Wolfgang Börm, Markus Gleixner, Jürgen Klasen
June 2004, Volume 13, Issue 7, pp 633 - 638 Original Article Read Full Article 10.1007/s00586-004-0678-4
First Online: 19 June 2004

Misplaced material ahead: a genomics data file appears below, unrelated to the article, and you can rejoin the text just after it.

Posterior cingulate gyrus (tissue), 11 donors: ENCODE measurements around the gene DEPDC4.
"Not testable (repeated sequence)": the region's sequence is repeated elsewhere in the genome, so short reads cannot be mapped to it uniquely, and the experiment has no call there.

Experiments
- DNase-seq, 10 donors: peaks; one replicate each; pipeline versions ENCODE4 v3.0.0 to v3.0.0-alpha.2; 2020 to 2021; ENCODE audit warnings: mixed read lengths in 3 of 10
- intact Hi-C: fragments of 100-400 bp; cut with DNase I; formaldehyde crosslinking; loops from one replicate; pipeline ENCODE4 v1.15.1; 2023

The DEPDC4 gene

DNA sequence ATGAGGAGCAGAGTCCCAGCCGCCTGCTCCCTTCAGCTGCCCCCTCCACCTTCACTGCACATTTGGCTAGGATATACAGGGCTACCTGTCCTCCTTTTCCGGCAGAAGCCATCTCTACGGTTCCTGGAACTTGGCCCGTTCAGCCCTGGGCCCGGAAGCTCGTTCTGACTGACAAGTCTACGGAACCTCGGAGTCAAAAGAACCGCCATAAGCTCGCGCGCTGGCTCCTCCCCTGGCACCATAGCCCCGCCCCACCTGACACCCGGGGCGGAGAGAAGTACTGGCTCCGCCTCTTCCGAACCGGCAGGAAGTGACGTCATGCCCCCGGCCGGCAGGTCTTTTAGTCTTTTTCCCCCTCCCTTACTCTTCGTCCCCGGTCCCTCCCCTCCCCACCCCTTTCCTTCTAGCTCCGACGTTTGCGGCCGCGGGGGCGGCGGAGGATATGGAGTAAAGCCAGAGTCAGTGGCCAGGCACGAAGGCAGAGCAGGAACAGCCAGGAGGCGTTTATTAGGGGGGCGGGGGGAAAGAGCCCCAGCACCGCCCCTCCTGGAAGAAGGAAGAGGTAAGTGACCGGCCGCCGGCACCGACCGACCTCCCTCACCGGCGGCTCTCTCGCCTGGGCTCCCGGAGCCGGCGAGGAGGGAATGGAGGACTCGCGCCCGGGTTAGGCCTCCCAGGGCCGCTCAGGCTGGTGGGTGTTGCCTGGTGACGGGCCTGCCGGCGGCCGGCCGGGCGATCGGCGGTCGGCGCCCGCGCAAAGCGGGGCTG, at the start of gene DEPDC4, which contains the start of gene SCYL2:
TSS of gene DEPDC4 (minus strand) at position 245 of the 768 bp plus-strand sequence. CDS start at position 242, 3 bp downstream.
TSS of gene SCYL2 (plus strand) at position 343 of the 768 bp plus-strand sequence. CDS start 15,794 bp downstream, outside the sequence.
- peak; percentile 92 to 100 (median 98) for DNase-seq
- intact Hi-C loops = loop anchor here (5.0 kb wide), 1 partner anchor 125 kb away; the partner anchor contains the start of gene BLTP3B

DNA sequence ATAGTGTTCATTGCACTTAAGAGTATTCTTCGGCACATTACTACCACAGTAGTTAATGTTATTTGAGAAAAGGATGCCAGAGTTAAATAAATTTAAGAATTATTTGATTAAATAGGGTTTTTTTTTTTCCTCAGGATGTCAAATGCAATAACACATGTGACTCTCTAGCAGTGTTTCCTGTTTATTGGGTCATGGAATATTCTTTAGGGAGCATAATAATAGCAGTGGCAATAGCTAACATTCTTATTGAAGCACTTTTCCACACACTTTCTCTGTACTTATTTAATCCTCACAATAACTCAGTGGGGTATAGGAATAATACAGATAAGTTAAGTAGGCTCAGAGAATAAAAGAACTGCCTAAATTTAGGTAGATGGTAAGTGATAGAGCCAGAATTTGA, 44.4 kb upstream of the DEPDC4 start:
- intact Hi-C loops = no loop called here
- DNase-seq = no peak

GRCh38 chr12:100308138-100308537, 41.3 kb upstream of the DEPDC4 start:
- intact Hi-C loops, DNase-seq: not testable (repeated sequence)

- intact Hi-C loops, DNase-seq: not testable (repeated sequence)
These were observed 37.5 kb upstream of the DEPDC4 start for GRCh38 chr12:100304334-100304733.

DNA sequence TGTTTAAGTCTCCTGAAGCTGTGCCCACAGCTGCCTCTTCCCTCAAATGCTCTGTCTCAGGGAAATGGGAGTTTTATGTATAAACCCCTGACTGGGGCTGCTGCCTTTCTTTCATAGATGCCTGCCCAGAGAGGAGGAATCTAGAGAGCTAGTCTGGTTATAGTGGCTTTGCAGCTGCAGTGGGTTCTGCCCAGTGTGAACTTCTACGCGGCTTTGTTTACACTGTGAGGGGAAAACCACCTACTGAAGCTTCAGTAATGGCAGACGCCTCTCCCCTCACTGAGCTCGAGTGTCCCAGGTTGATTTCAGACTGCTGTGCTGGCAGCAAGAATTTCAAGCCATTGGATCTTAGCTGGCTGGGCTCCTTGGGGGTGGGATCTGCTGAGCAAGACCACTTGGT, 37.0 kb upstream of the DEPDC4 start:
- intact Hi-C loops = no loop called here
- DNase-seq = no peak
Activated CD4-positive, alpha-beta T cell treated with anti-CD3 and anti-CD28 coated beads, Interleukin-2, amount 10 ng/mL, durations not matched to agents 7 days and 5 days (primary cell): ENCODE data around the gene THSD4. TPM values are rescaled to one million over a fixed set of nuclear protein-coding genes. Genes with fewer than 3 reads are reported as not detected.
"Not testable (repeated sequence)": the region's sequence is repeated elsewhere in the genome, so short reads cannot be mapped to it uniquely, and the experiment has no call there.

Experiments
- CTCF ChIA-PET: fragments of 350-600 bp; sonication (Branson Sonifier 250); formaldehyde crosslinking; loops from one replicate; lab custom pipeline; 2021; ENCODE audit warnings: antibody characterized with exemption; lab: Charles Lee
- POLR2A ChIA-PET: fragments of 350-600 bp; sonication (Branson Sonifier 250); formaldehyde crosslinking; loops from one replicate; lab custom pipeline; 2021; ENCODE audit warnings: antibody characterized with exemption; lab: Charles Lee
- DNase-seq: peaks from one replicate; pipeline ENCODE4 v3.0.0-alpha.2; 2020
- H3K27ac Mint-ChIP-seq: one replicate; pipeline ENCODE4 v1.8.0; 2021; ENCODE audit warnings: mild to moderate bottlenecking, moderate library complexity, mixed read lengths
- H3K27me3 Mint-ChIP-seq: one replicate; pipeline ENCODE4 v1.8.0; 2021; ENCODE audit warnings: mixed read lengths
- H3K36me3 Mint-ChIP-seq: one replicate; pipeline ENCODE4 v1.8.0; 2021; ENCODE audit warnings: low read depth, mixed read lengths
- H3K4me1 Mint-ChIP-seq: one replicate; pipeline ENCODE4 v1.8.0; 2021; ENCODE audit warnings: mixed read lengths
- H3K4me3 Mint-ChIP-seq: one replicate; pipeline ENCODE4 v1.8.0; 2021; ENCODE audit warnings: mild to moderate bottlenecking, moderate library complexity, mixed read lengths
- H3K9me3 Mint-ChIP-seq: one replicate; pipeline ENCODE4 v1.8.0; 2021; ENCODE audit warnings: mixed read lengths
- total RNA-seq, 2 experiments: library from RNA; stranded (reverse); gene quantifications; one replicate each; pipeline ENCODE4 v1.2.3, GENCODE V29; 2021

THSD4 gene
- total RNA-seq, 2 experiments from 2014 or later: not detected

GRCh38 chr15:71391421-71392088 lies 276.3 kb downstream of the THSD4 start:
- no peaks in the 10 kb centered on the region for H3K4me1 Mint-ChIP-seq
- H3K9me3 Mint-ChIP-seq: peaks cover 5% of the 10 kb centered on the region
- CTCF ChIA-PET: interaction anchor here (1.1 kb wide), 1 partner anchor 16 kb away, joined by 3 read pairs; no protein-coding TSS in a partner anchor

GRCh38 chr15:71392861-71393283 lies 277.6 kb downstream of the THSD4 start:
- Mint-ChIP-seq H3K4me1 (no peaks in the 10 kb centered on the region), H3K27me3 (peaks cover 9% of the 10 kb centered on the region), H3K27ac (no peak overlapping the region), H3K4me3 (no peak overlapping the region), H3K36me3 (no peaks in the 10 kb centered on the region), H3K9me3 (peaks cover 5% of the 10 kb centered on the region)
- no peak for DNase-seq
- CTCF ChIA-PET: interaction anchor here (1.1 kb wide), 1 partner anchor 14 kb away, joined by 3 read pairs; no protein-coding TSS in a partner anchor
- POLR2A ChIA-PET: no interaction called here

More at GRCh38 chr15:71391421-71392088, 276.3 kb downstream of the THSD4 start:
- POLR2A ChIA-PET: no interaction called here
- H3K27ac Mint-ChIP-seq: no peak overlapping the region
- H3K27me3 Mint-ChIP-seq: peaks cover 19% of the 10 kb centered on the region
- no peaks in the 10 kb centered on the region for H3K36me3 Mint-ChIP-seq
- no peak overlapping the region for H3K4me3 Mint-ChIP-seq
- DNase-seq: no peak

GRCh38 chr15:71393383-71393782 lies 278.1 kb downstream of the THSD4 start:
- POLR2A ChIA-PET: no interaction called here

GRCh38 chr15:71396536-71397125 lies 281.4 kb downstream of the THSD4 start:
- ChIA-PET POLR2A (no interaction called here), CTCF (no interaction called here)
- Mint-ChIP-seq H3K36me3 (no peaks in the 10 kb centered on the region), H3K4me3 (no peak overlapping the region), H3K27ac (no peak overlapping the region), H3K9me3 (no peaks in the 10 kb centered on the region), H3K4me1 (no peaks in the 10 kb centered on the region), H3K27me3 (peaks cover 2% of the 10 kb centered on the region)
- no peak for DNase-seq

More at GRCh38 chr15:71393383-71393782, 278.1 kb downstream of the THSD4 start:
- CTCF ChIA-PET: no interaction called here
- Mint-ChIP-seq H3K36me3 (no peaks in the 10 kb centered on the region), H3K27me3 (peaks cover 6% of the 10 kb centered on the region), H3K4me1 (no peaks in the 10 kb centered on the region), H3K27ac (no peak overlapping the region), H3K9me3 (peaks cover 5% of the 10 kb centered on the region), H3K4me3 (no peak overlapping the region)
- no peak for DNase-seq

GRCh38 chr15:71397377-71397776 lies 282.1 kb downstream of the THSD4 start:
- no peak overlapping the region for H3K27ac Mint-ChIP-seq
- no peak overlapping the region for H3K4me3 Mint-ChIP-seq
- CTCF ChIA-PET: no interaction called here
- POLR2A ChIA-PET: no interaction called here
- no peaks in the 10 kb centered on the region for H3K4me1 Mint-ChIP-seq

The clinical presentation of spinal tumors is known to vary, in many instances causing a delay in diagnosis and treatment, especially with benign tumors. Neck or back pain and sciatica, with or without neurological deficits, are mostly caused by degenerative spine and disc disease. Spinal tumors are rare, and the possibility of concurrent signs of degenerative changes in the spine is high. We report a series of ten patients who were unsuccessfully treated for degenerative spine disease. They were subsequently referred for operative treatment to our department, where an initial diagnosis of a tumor was made. Two patients had already been operated on for disc herniations, but without long-lasting effects. In eight patients the diagnosis of a tumor was made preoperatively. In two cases the tumor was found intraoperatively. All patients showed radiological signs of coexisting degenerative spine disease, making diagnosis difficult. MRI was the most helpful tool for diagnosing the tumors. A frequent symptom was back pain in the recumbent position. Other typical settings that should raise suspicion are persistent pain after disc surgery and neurological signs inconsistent with the level of noted degenerative disease. Tumor extirpation was successful in treating the main complaints in all but one patient. There was an incidence of 0.5% of patients in which a spinal tumor was responsible for symptoms thought to be of degenerative origin. However, this corresponds to 28.6% of all spine-tumor patients in this series. MRI should be widely used to exclude a tumor above the level of degenerative pathology.
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